I was 12 when I conducted my first ‘real’ interview.
My Grade 7 teacher had asked the class to find the most interesting person in our lives, ask them a series of questions, record their answers, and share their stories.
I’d heard that my Great Aunt Betty had served in World War II. Eager to learn more, I took my pen and notepad to her Corunna home.
“It was all exciting,” she recalled. “It was 1942. I was 21-years-old.”
Elizabeth Gagen (née Proctor) served in the ASO 2nd class Royal Canadian Air Force, Women’s Division — or “the WD Girls” as she called it — between 1942 and 1946.
“The Canadian Air Force sent me there to be an Administration Clerk,” she told me at the time. “I worked in England and I visited Scotland, Ireland, France and Switzerland.
“I went on a boat trip on the Queen Elizabeth,” she added. “During the time I was there, Canada’s prisoners were being taken home because the war was over.”
Aunt Betty was among more than 17,000 Canadian women to serve in the Women’s Division of the RCAF. Though initially trained for clerical, administrative and support roles, many became parachute riggers, lab assistants and worked in electrical and mechanical trades, according to Veterans Affairs Canada.
Here on the farm, we still have a copy of Great Grandma Jeffrey’s ‘Victory at War’ edition of the London Free Press, dated May 8, 1945.
The headline on page 10 reads: “Women In War — Victory Impossible Without Them.”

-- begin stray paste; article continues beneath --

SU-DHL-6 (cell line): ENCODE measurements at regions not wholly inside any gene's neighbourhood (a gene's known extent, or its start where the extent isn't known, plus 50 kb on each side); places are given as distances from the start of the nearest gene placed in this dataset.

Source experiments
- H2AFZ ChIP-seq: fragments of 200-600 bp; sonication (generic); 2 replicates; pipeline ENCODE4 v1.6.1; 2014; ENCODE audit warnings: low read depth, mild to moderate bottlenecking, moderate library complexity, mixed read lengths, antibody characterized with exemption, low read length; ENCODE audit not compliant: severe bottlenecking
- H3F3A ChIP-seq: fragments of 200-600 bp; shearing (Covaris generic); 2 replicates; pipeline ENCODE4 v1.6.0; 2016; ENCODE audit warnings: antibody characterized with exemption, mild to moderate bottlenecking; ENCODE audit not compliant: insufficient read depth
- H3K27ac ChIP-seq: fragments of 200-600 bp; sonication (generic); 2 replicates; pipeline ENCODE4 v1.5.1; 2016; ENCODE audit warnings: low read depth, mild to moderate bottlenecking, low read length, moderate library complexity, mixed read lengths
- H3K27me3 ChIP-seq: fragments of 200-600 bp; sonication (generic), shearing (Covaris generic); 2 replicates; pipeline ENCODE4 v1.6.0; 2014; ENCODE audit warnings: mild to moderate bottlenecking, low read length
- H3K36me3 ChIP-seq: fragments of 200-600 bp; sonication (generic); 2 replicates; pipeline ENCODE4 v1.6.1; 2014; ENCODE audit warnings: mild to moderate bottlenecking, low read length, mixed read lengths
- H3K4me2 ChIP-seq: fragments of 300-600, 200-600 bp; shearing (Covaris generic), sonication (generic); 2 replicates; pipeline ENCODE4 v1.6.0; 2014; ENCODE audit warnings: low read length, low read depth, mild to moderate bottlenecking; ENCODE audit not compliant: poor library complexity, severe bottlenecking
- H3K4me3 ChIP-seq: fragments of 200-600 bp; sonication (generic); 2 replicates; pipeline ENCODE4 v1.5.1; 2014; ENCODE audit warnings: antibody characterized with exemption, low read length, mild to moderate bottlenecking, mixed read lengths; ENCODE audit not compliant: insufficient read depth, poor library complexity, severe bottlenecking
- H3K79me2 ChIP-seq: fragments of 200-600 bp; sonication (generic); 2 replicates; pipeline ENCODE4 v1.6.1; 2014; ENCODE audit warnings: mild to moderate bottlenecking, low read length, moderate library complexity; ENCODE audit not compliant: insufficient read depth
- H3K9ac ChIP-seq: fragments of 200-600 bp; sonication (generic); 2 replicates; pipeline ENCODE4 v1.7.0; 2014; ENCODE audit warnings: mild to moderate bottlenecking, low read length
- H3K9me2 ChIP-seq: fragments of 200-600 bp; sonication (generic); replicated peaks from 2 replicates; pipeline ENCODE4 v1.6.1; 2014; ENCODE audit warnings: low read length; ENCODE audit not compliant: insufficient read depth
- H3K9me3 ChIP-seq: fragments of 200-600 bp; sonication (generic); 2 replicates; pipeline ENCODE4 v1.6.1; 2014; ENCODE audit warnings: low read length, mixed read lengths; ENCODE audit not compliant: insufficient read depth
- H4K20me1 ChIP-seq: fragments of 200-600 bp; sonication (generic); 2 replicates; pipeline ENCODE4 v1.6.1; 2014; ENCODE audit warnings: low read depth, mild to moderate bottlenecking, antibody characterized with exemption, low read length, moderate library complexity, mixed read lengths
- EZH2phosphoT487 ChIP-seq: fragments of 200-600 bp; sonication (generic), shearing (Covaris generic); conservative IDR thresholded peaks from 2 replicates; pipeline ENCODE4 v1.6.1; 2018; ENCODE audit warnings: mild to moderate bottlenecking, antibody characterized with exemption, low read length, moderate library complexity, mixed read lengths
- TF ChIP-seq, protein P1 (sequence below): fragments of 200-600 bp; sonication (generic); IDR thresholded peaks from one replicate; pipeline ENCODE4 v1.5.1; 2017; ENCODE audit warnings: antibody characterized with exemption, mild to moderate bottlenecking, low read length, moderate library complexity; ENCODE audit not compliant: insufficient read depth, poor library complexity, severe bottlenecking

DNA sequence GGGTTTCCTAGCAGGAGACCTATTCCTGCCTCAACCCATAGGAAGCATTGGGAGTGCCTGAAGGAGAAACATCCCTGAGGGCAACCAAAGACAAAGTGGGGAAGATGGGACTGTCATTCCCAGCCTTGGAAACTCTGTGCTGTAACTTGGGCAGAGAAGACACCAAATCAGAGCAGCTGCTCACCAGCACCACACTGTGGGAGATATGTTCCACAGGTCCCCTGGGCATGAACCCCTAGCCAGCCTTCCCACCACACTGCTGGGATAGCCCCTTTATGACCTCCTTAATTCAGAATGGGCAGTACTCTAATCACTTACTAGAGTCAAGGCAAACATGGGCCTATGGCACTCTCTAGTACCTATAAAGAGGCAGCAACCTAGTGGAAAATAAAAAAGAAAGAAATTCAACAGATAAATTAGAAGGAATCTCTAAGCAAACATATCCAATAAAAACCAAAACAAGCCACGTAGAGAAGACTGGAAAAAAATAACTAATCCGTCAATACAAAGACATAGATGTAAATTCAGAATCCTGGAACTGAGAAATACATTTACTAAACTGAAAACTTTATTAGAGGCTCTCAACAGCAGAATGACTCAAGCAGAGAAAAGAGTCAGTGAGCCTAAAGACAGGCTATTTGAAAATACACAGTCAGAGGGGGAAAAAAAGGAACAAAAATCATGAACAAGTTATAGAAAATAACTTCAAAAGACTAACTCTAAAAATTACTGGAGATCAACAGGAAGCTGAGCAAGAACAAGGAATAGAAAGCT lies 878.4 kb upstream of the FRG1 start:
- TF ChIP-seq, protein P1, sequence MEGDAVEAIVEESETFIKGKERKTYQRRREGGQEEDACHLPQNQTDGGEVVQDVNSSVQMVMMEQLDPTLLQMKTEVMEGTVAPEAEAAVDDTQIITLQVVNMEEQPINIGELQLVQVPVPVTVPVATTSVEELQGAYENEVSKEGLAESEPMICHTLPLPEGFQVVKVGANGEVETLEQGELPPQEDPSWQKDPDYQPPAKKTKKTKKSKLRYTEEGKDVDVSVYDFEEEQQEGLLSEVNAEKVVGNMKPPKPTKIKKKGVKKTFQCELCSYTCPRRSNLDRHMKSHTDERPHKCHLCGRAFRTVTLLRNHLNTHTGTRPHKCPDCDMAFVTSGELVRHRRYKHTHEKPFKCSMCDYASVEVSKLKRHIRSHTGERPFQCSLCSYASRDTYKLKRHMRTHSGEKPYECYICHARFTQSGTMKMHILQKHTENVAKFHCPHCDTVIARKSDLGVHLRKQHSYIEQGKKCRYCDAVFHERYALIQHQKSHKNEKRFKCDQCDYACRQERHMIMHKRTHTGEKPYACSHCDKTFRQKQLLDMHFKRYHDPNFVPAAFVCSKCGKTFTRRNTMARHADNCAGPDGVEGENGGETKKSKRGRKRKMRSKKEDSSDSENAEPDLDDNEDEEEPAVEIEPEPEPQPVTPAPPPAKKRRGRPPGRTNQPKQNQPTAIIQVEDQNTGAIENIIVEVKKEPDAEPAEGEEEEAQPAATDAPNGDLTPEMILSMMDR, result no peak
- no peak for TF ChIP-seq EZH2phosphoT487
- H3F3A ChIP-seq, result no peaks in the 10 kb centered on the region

“Canadian women became front page news during the war,” wrote F. Beatrice Taylor. “They demanded mobilization and became a part of the army, the navy and the air force. They became a new type of factory worker, fulfilling duties which because of the skill, strength and endurance required, they had not before been thought capable of carrying out.”
Few women in Canada didn’t perform some sort of wartime task. If they didn’t put on a uniform in the CWACS and Wrens and W.D.’s, they worked at machines in war plants or became blood donors, canteen workers and transport drivers, the reporter noted.
“They packed prisoner of war parcels, taught classes, knit socks, rolled bandages, gave lectures, checked prices, drilled like soldiers, studied nutrition, cooked jam for Britain, stitched layettes for bombed babies, collected clothing for destitute people in war torn countries,” she wrote.
Though Alzheimer’s disease eventually robbed much of her memory, Aunt Betty never forgot her enlistment number, which she often recited: WW306996. I still keep a copy of my interview with her.
As we remember Canada’s military contributions this Remembrance Day, may we also remember the women who served in so many different capacities.
As Taylor noted: “These are the spectacular feats which brought womanhood into a new focus under the tragic glare of war.”